Community studies investigating depression have consistently shown a higher frequency in women than men with a proportion of 2:1 (19). However, the present study revealed that gender bias regarding symptoms of depression disappears in the presence of recurrent renal lithiasis. In addition, the study revealed much higher values for symptoms of depression than in other communities (19).

In the present study, statistical analysis showed no significant differences related to gender, age or diagnosis for patients with lithiasis or control subjects for either symptoms of depression or anxiety scores. However, the present findings revealed an association between symptoms of anxiety, symptoms of depression, recurrent renal colic episodes, and time of illness, strengthening the importance of identifying and treating co-morbidity, since the physical and psychological suffering of these patients can cause complications that increase the direct and indirect costs of this disease (9). Thus, we stress the finding that subjects with long-term evolution and a large number of recurrent renal colic episodes can be at greater risk for symptoms of depression and anxiety. We cannot rule out the hypothesis that the increased risk of depression and anxiety with time of illness could also be a result of increased chances of exposure to vital stressing events.

To our knowledge, this is the first study designed to investigate symptoms of anxiety and depression and painful recurrent renal colics. However, we would like to raise some caveats. First, the patients studied were predominantly females, though nephrolithiasis is more common in men according to the literature. However, we would like to point out that, according to our verification of the lithiasis data for the Nephrology Outpatient Clinic of the university where these cases were selected, of 1074 cases that are actively being followed through outpatient visits, 604 (56%) are women and 470 (43%) are men. As a result, women had a greater chance of being selected, in that our selection was done sequentially. All of the patients under treatment at this clinic in the last 3 years, with clinical evolution recorded on charts by nephrologists, had the same chance of being included in the sample.

A second observation concerns the evaluation of the illness period. It should be pointed out that our study focused on medium- to long-term cases and not emergencies, still without recurrence, in that we worked in a prevention and treatment program for chronic cases. Since recurrence is frequent and there is high co-morbidity with symptoms of anxiety and depression, we believe that clinical attention should be focused on diagnosing and treating this co-morbidity in these cases.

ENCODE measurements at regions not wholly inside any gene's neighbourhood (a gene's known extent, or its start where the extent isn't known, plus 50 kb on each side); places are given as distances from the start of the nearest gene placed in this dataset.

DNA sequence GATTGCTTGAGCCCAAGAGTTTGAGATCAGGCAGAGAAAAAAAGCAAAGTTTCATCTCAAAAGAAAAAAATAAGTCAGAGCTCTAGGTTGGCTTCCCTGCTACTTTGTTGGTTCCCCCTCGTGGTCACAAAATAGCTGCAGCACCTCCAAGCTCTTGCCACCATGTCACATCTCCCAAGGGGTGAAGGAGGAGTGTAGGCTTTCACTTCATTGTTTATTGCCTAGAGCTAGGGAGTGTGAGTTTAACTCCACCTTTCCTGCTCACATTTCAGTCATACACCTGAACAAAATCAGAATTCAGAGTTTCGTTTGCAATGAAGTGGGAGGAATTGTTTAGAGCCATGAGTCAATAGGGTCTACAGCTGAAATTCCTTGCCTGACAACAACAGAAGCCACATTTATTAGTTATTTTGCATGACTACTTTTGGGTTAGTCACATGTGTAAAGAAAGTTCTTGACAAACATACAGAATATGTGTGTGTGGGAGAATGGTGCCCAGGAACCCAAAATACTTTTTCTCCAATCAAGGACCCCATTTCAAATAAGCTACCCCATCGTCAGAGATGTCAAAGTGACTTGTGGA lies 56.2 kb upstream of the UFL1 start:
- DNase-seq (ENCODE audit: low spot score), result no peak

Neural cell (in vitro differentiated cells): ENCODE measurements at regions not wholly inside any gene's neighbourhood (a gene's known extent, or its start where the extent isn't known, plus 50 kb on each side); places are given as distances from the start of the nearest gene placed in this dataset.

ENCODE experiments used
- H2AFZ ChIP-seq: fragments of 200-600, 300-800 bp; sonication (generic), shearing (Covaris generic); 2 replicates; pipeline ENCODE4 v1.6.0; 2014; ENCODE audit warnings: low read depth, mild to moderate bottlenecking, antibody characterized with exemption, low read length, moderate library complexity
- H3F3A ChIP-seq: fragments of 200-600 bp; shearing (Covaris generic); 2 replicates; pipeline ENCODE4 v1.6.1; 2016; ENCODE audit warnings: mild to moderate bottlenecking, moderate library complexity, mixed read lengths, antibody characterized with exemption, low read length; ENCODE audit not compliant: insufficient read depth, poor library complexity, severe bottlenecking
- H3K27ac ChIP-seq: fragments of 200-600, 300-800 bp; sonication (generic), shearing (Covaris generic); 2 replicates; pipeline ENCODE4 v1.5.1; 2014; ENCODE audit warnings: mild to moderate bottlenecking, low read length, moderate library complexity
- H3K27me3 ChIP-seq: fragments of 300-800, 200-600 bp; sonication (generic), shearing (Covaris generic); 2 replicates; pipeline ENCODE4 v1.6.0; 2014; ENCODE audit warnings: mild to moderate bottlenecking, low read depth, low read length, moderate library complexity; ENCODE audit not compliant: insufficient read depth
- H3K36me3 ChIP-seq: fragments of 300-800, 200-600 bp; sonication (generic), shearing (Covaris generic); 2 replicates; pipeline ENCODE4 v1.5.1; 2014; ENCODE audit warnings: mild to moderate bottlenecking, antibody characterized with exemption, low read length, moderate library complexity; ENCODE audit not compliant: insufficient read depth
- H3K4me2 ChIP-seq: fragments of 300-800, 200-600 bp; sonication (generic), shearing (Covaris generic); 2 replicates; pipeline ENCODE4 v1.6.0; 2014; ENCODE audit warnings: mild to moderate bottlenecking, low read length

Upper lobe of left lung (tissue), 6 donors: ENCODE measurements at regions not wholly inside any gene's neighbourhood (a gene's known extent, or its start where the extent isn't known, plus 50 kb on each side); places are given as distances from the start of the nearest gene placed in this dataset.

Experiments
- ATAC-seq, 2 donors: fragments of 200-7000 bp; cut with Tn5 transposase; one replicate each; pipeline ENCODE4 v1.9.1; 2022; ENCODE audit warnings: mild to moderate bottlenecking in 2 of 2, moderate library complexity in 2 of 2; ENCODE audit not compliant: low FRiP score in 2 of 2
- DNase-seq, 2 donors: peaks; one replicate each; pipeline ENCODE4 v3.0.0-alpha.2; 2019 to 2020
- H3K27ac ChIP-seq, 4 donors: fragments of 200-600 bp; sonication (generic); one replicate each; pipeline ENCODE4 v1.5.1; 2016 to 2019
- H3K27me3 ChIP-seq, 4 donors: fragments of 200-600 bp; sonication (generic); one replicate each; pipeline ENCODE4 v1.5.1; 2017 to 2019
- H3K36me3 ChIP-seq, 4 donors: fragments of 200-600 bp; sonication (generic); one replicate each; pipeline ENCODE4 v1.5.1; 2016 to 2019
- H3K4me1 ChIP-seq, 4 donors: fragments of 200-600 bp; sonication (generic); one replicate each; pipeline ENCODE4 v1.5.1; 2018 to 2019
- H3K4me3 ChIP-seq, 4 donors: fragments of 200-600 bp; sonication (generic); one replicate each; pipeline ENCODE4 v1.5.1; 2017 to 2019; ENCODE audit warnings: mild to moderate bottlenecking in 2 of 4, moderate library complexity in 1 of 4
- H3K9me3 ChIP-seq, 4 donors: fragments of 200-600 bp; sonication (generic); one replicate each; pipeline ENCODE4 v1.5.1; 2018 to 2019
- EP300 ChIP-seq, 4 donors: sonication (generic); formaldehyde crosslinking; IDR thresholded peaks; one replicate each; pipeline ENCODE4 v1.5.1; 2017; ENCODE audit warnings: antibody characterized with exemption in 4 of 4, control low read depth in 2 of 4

A third issue concerns control group selection. Group selection is always very complex in case-control studies and there are no completely satisfactory options. Our control group consisted of subjects with eye refractive complaints without diseases of the urinary tract or other diseases. In addition, they were users of the same hospital complex and were of a similar socio-economic level. However, other studies in this area may use another methodological strategy to approach the control patients. Groups of patients with kidney stones without pain or kidney stones without recurrence could be alternatives for other studies, representing an additional control group.

Since a possible association of physical illness with symptoms of anxiety and depression was found in the present study, we should again emphasize the importance of making sure that diagnosis is not restricted to a patient's physical disease, but rather includes psychological aspects. Many specialists feel that this would greatly contribute to success in terms of both therapy and patient-doctor relationship.

Alhough the data obtained suggest a significant co-occurrence of symptoms of anxiety and depression in lithiasis patients with recurrent colic episodes, further studies on different populations and with larger samples are required to corroborate our findings.


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We are grateful to Ita Pfeferman Heilberg, Coordinator of the Outpatient Clinic and Professor in the Nephrology Division, Ana Luisa Hofling de Lima Farah and Marinho Jorge Scarpi, Professors of Ophthalmology, EPM, UNIFESP, and Paula Strassman and Sandra Malagutti for statistical analysis.

Correspondence and Footnotes

Address for correspondence: D.H.M.P. Diniz, Disciplina de Nefrologia, EPM, UNIFESP, Rua Botucatu, 740, 04023-900 São Paulo, SP, Brasil. Fax: +55-11-5573-9652. E-mail:

Publication supported by FAPESP. Received June 2, 2006. Accepted May 4, 2007.